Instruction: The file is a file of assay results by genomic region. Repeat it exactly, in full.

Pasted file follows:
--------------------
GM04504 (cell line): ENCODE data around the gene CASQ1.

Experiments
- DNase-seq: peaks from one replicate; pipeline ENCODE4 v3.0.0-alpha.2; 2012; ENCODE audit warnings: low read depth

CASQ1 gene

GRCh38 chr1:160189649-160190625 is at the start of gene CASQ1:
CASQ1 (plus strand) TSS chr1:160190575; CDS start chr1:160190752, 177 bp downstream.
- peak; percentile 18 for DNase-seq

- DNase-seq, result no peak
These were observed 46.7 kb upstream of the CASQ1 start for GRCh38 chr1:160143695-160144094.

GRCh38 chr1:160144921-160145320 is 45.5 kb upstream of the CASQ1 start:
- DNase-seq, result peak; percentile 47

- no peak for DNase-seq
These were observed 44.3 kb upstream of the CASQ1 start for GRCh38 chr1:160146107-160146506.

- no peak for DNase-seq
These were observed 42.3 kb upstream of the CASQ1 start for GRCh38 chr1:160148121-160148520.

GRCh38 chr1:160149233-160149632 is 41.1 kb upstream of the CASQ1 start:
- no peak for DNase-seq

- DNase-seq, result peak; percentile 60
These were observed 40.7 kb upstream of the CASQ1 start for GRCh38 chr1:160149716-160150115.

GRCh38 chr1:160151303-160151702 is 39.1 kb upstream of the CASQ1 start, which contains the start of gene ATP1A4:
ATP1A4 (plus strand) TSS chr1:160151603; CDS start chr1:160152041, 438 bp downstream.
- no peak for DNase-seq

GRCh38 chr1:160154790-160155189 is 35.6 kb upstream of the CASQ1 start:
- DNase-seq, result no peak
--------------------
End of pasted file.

GM04504 (cell line): ENCODE data around the gene CASQ1.

Experiments
- DNase-seq: peaks from one replicate; pipeline ENCODE4 v3.0.0-alpha.2; 2012; ENCODE audit warnings: low read depth

CASQ1 gene

GRCh38 chr1:160189649-160190625 is at the start of gene CASQ1:
CASQ1 (plus strand) TSS chr1:160190575; CDS start chr1:160190752, 177 bp downstream.
- peak; percentile 18 for DNase-seq

- DNase-seq, result no peak
These were observed 46.7 kb upstream of the CASQ1 start for GRCh38 chr1:160143695-160144094.

GRCh38 chr1:160144921-160145320 is 45.5 kb upstream of the CASQ1 start:
- DNase-seq, result peak; percentile 47

- no peak for DNase-seq
These were observed 44.3 kb upstream of the CASQ1 start for GRCh38 chr1:160146107-160146506.

- no peak for DNase-seq
These were observed 42.3 kb upstream of the CASQ1 start for GRCh38 chr1:160148121-160148520.

GRCh38 chr1:160149233-160149632 is 41.1 kb upstream of the CASQ1 start:
- no peak for DNase-seq

- DNase-seq, result peak; percentile 60
These were observed 40.7 kb upstream of the CASQ1 start for GRCh38 chr1:160149716-160150115.

GRCh38 chr1:160151303-160151702 is 39.1 kb upstream of the CASQ1 start, which contains the start of gene ATP1A4:
ATP1A4 (plus strand) TSS chr1:160151603; CDS start chr1:160152041, 438 bp downstream.
- no peak for DNase-seq

GRCh38 chr1:160154790-160155189 is 35.6 kb upstream of the CASQ1 start:
- DNase-seq, result no peak